In the wake of the mass shooting at Pulse last Sunday, Facebook employed its Safety Check feature for the first time in the U.S.

The social networking site introduced the Safety Check in October 2014, providing a centralized outlet for users to post about their well-being in a state of emergency. It has been used in the midst of natural disasters, such as the deadly earthquake in Nepal in 2015, and during acts of terror, including the coordinated series of attacks that hit Paris in 2016.

Andrew Selepak, who serves as the director of the University of Florida’s mass communication master’s program with a specialization in social media, said the feature gives loved ones a more immediate sense of relief in times of crisis.

“It’s important to look at this within the framework of September 11,” Selepak said. “The World Trade Center Towers went down, then the cellphone towers went down and suddenly nobody could get in contact with anybody. And that was a particularly harrowing moment ... The Facebook Safety Check creates a faster, more immediate sense of relief for those who did get out of a particular situation alive and intact.”

With the click of a button, Facebook users in Orlando and the surrounding area were able to check the “I’m safe” option for themselves and their friends on the morning of June 12.

Among those who flocked to the site were thousands of UCF students. They marked themselves as safe, alerting their parents and close friends who had not yet heard about the massacre.

A bleary-eyed Jen Carreras awoke to a Facebook alert that said her 21-year-old son Michael Carreras was safe. Since she and her husband live in Australia, Carreras said they were grateful to receive the notification before turning on the news.

“I would’ve been sick with worry,” Carreras said.

Although Michael was physically unharmed, he was emotionally rattled. The UCF senior and business marketing major worked an eight-hour shift as a valet driver at Florida Hospital Orlando, one of the medical centers that treated victims of the Pulse shooting spree.

During a phone call with his mother, Michael recounted how distraught family members beelined for the hospital’s door, hoping to find their loved ones inside.

That call did not come until he left work, hours after the shooting. Carreras said she credits the Safety Check feature for putting her mind at ease before she even dialed Michael’s number.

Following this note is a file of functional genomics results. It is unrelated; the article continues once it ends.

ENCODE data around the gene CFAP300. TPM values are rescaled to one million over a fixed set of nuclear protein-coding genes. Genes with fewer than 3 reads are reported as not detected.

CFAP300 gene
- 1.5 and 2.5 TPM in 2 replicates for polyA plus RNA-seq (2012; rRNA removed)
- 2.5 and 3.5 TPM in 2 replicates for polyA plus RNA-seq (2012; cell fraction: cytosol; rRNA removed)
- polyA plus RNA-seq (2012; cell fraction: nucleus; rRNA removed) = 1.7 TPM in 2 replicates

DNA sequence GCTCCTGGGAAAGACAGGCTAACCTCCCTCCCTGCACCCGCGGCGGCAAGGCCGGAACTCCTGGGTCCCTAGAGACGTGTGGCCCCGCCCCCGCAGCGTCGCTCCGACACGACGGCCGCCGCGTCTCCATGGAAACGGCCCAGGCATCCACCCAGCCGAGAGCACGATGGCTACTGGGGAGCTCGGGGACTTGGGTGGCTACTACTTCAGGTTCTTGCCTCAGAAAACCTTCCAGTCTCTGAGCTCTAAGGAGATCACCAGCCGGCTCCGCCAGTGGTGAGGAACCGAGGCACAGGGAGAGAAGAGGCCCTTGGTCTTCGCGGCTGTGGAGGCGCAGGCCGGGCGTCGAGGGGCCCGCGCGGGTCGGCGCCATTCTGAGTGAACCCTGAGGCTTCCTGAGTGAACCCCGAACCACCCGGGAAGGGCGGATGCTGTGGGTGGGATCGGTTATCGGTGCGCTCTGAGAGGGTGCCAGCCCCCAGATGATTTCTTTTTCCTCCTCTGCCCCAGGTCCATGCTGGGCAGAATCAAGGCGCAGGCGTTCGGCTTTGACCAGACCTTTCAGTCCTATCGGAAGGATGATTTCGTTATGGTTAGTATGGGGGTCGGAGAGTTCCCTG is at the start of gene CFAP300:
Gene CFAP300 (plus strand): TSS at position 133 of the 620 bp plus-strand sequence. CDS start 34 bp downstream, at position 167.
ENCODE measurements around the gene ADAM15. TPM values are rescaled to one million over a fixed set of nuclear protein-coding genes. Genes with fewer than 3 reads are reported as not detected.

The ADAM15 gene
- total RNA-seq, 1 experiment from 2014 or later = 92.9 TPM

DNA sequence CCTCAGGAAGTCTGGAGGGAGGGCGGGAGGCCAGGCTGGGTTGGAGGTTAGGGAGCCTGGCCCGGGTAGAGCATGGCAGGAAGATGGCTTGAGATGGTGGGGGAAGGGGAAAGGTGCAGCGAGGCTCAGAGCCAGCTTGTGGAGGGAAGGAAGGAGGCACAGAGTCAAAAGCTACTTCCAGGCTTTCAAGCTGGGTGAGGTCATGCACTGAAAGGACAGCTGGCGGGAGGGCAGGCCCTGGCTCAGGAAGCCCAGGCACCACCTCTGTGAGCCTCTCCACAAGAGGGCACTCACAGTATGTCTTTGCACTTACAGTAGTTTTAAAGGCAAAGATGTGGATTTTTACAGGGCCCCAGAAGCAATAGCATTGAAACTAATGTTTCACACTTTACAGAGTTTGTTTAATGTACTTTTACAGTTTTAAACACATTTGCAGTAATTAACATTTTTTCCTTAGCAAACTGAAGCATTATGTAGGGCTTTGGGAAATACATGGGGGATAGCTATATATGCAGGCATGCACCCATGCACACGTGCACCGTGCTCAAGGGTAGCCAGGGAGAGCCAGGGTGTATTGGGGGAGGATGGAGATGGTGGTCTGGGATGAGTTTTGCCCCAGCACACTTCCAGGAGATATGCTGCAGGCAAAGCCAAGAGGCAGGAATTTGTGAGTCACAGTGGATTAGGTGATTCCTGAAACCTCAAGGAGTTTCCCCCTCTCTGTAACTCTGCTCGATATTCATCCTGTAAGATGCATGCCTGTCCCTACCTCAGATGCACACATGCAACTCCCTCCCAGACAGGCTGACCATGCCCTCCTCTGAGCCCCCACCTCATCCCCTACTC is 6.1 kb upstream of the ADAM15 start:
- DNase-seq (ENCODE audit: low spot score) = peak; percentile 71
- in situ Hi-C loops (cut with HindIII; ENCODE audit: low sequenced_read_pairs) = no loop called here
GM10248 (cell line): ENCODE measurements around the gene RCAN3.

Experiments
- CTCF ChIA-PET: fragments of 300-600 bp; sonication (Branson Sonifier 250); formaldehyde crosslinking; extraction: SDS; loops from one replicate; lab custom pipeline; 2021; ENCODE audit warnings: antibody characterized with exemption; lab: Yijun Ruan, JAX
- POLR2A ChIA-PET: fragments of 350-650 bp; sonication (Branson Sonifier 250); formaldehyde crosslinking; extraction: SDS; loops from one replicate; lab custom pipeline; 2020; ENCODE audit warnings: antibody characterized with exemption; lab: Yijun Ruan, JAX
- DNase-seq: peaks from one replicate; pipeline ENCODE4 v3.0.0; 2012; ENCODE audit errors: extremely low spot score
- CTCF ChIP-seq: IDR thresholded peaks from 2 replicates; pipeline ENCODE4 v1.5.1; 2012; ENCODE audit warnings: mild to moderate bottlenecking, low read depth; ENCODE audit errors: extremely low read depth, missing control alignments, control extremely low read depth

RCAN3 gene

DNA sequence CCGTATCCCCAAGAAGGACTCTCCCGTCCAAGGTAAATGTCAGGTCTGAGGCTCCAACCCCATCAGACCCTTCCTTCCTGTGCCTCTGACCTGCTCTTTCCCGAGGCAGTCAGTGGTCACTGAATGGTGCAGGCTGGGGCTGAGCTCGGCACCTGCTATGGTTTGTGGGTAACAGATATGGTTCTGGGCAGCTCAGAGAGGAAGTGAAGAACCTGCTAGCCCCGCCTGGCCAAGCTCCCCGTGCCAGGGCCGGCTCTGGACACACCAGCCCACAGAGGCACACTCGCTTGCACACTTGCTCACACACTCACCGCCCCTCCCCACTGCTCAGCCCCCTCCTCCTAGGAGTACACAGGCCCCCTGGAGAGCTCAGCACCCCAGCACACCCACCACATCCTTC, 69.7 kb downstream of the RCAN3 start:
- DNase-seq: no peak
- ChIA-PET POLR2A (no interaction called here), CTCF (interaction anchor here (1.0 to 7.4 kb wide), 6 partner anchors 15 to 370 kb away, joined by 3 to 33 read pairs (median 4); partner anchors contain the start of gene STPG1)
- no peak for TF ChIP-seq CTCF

“Just knowing he was okay helped more than I can express,” Carreras said.

UCF graduate student Andrea Pulido said Pulse was once her “go-to bar for a fun and safe night” with friends. After hearing about a heavily armed gunman at the nightclub, she immediately checked Facebook.

“Every time I got a new notification, I could feel the anxiety and fear slowly dissipating, and that was comforting,” Pulido said. “It helped me narrow down the group of people I had to call, and it helped my family and friends know that I was okay.”

Shaken by the worst mass shooting in U.S. history, the 24-year-old kept a close eye on new developments in the Pulse tragedy as it garnered nationwide attention. Like Pulido, Florida resident Kristen Casey was not in the area at the time of the massacre.

Without hesitation, Casey called her 21-year-old son after learning that a gunman had stormed the Pulse nightclub. The call went straight to voicemail.

“It’s the scariest thing when you can’t reach your kids,” Casey said. “No matter what age they are, they’re still your kids.”

Leo Casey, a UCF senior and criminal justice major, works as a security guard Thursdays through Saturdays at The Attic, a nightclub located about 2 miles from Pulse.

When Casey went on Facebook, she was notified that a handful of her friends had used the Safety Check feature. She typed Leo’s name into the search box and discovered that he had checked himself in as safe.

“Social media can be a negative force in society, but features like that make it worth all the other things that you have to see and deal with,” Casey said.

Trish Norman-Figueiredo, a mother of a UCF alumnus and a current UCF student, echoed Casey’s sentiments. She said enacting the Safety Check offers some sense of comfort in the face of tragedy.

“It’s a brilliant idea,” Norman-Figueiredo said. “It brings a touch of calm in the eye of the storm.”


This story was originally published on June 22, 2016.

Shana Medel is a Digital Producer for the Central Florida Future. Email her at

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